The Effect of the Mediterranean Diet on Sleep

The Effect of the Mediterranean Diet on Sleep

Figure 1: The Effect of the Mediterranean Diet on Sleep. Individuals who adhered to a Mediterranean Diet were much more likely to have good sleep quality. 72% of individuals in the top 25% of adherence to a Mediterranean Diet had good sleep while only 28% had poor sleep. In the bottom 25%, 59% had good sleep and 41% had poor sleep. This relationship was found to be highly significant (p<0.001).

A study on 1,936 Italian adults found that those who ate better were much more likely to sleep well compared to those who did not.

Researchers evaluated diets by calculating how well people stuck to a Mediterranean Diet. This diet, which includes lots of vegetables, fruits, whole grains, and fish, is known to be healthy for the heart. While the Mediterranean Diet is by no means the only good diet, it is a useful proxy for quantifying diet quality.

Among Italians who closely adhered to the diet (75-100th percentiles), 72% had overall good sleep quality with only 28% reporting poor sleep quality.

Among those who did not adhere closely to the diet, only 59% had good sleep and 41% had poor sleep. This relationship was found to be highly statistically significant.

Adherence to the Mediterranean Diet is Associated with Better Sleep Quality in Italian Adults

How Does the Mediterranean Diet Improve Sleep?

How Does the Mediterranean Diet Improve Sleep?

Figure 2: How Does the Mediterranean Diet Improve Sleep? The increase in sleep quality among individuals who adhered to a Mediterranean diet was driven by the following factors: They were more likely to sleep at least 7 hours, they were far more likely to fall asleep faster, and they were more likely to have few to no sleepy days.

While we do not know the exact mechanisms behind this result, further analysis showed that this effect was driven by improvements in all aspects of sleep.

Those who ate better slept longer, took less time to fall asleep and were less sleepy during the day.

Adherence to the Mediterranean Diet is Associated with Better Sleep Quality in Italian Adults

Effect of BMI on Diet and Sleep

Effect of BMI on Diet and Sleep

Figure 3: Effect of BMI on Diet and Sleep. Normal weight individuals were much more likely to benefit from the Mediterranean Diet in terms of sleep. When stratified by BMI, normal weight individuals were 2.3x more likely to have good sleep compared to individuals who ate poorly. Meanwhile, obese individuals were only 1.1x more likely, which was statistically insignificant.

This effect only worked for normal weight and overweight individuals. Researchers are not exactly sure why this is the case.

Those who were normal weight had over twice the odds of getting sleep when they adhered to a Mediterranean Diet, compared to those who did not.

However, obese participants did not show any significant differences based on their diets.

Adherence to the Mediterranean Diet is Associated with Better Sleep Quality in Italian Adults

Keys to Health

This adds to the growing amount of evidence showing that diet matters for more than just weight loss. It influences how we sleep and how we age as well.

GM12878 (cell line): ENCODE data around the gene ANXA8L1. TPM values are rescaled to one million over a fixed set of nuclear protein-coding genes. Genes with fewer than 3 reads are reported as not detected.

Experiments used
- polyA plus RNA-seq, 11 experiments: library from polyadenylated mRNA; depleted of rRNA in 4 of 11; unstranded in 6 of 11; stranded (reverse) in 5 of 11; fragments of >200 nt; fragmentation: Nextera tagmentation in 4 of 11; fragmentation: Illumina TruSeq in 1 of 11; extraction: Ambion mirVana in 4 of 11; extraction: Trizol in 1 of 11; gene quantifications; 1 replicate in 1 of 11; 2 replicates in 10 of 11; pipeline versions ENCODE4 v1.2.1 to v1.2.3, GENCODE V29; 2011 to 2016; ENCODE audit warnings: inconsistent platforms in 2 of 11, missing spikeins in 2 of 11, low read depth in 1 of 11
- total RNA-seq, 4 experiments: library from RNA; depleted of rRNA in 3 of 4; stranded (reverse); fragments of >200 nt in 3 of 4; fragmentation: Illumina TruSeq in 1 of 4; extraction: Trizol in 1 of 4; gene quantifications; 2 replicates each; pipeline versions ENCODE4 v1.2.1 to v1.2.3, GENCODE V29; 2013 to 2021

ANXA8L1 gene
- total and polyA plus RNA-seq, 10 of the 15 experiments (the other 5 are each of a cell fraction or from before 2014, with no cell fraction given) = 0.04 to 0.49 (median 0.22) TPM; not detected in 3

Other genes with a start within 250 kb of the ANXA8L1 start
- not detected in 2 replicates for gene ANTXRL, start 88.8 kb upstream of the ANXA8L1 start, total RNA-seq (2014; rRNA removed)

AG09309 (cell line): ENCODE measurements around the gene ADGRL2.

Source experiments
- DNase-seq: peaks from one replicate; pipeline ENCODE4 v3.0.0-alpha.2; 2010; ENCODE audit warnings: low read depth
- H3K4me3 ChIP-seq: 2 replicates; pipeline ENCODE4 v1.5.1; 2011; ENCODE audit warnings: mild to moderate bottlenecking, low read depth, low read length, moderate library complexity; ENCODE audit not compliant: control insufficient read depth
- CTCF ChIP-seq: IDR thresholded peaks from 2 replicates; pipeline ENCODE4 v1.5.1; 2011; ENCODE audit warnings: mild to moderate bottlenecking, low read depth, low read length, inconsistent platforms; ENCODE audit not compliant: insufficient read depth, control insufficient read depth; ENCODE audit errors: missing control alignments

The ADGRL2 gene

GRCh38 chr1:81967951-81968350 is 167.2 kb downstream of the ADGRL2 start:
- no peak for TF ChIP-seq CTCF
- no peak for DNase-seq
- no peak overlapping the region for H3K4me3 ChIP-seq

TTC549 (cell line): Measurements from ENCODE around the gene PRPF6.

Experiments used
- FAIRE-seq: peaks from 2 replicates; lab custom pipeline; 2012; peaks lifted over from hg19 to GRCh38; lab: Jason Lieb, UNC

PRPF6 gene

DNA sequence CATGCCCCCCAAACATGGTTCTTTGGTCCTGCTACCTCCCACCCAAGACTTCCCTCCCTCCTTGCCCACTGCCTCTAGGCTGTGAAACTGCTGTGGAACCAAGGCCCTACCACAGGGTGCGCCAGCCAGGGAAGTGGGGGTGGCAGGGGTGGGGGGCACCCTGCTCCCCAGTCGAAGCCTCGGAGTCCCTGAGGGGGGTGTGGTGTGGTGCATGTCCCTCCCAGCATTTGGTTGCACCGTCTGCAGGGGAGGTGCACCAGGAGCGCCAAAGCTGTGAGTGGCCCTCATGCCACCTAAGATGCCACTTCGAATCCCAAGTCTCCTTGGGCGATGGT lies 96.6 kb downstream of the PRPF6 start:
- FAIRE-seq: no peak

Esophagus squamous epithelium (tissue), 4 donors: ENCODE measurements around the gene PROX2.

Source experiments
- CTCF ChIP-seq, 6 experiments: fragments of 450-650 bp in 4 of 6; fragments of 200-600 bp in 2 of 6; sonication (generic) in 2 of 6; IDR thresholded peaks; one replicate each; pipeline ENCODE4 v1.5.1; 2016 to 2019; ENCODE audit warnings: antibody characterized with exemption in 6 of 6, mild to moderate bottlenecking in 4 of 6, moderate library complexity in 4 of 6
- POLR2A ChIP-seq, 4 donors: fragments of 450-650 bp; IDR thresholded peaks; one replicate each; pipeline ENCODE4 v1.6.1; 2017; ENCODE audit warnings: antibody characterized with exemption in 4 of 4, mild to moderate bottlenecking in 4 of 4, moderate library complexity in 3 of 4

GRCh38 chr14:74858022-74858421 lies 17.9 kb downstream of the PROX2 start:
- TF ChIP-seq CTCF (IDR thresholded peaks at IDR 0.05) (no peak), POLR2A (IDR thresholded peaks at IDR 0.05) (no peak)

While the Mediterranean Diet is not the only good diet available, it is a good place to start as it has been well validated by scientific research and includes some delicious recipes from around Italy and Greece.

Evidence Score:

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Endpoints - Researchers used appropriate endpoints to measure sleep quality.

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Study Size - The study size was large enough to find significant effects and differences between groups.

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Study Type - Researchers used a survey to correlate two variables. While the survey was extensive and the measurements were standardized, this study method still suffers from a significant risk of bias.

Expert Opinions

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Mayo Clinic

The Mediterranean diet is one of the healthy eating plans recommended by the Dietary Guidelines for Americans to promote health and prevent chronic disease. It is also recognized by the World Health Organization as a healthy and sustainable dietary pattern and as an intangible cultural asset by the United National Educational, Scientific and Cultural Organization.

Fitness Magazine

People who sleep only four hours a night are more likely to choose high-carb, sugary, and starchy foods over healthier picks, a recent University of Chicago study found.

NHS

The Mediterranean diet varies by country and region, so it has a range of definitions. But in general, it's high in vegetables, fruits, legumes, nuts, beans, cereals, grains, fish, and unsaturated fats such as olive oil. It usually includes a low intake of meat and dairy foods. The Mediterranean diet has been linked with good health, including a healthier heart.

Clearvue Health is not affiliated with above organizations. The information above is provided to highlight and link to useful further reading.

Further Reading: Mediterranean Diet and the Brain

Did you know that the Mediterranean diet has been shown to potentially help your age well?

In a study of 2,258 New Yorkers, researchers found that individuals who strongly adhered to a Mediterranean Diet had a significantly lower risk of Alzheimer's Disease.

Researchers estimated the difference to be around 40%. Individuals who had some adherence to the Mediterranean Diet had a non-significantly lower risk. Read more here.

Mediterranean Diet and Alzheimer's Disease